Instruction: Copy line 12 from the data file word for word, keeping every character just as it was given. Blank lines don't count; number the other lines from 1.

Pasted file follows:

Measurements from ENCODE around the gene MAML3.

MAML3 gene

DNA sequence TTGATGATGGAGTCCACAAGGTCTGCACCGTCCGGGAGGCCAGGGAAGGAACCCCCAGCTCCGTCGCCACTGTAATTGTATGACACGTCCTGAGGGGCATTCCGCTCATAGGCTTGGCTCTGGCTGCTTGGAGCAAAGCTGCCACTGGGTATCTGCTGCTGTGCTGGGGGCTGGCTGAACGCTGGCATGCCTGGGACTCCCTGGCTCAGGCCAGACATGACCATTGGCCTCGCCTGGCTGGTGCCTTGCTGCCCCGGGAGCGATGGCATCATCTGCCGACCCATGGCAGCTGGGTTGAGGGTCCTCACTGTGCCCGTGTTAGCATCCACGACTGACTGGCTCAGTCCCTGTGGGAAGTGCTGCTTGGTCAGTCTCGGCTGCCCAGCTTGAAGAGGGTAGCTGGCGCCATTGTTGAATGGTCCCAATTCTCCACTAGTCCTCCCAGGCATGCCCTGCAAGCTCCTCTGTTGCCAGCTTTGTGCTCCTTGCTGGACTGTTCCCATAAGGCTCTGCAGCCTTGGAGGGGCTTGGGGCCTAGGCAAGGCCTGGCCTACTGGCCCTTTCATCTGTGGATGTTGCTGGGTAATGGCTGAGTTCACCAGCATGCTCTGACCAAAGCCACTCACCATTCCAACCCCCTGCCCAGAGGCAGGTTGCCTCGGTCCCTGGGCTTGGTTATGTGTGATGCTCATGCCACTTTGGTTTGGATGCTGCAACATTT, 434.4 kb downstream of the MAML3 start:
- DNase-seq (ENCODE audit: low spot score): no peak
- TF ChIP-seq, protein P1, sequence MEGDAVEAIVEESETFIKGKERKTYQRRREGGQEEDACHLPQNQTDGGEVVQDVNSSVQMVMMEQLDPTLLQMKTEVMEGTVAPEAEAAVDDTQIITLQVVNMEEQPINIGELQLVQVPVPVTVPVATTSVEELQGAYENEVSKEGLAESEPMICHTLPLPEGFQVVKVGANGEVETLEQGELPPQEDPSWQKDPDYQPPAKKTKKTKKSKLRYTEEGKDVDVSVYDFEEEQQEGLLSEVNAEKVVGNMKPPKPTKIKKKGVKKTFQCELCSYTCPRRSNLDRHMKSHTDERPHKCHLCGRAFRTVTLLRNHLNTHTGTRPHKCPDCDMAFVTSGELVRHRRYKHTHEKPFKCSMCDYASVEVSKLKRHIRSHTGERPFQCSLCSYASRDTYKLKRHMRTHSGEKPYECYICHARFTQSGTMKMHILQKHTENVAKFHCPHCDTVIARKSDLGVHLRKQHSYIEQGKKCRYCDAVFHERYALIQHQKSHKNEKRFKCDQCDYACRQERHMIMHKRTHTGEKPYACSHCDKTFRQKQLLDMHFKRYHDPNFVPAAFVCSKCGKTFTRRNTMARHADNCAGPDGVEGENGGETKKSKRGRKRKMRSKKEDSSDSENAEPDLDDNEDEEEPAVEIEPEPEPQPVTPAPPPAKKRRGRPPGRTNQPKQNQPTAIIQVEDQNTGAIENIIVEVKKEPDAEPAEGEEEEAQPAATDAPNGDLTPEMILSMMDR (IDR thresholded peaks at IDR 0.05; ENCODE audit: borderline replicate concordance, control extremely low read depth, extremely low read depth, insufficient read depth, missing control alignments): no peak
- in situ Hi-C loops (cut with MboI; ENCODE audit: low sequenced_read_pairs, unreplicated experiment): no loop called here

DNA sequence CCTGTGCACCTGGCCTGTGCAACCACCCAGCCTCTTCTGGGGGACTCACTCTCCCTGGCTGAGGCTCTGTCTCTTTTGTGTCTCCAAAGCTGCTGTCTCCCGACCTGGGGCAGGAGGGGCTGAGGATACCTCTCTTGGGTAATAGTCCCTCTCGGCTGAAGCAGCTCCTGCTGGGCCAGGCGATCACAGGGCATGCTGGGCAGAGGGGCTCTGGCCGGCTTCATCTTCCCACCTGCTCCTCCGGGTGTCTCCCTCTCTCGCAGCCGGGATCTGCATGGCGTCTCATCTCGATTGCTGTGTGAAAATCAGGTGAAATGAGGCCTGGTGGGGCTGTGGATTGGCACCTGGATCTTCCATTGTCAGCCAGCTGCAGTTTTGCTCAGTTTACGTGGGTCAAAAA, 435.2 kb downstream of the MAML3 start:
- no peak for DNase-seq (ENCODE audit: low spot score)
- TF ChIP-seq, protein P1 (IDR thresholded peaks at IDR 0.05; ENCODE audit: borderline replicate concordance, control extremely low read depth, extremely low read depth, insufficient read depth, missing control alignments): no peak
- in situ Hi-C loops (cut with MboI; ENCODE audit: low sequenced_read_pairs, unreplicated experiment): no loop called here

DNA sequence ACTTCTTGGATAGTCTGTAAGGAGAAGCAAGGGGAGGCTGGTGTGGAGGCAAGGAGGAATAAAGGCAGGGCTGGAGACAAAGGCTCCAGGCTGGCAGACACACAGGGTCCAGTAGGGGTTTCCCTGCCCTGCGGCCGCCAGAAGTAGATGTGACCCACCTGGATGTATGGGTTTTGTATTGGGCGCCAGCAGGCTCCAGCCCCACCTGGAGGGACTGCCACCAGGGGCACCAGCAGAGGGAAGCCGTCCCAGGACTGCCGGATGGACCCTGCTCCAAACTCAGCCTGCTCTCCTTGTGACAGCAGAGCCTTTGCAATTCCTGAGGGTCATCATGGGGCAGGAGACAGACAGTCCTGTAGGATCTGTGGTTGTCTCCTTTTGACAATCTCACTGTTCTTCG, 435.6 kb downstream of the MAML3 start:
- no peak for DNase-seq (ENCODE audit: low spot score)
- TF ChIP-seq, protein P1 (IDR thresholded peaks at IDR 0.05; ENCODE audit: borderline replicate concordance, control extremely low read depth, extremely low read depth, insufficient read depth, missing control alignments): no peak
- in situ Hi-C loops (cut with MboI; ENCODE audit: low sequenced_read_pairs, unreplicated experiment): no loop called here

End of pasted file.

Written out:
- no peak for DNase-seq (ENCODE audit: low spot score)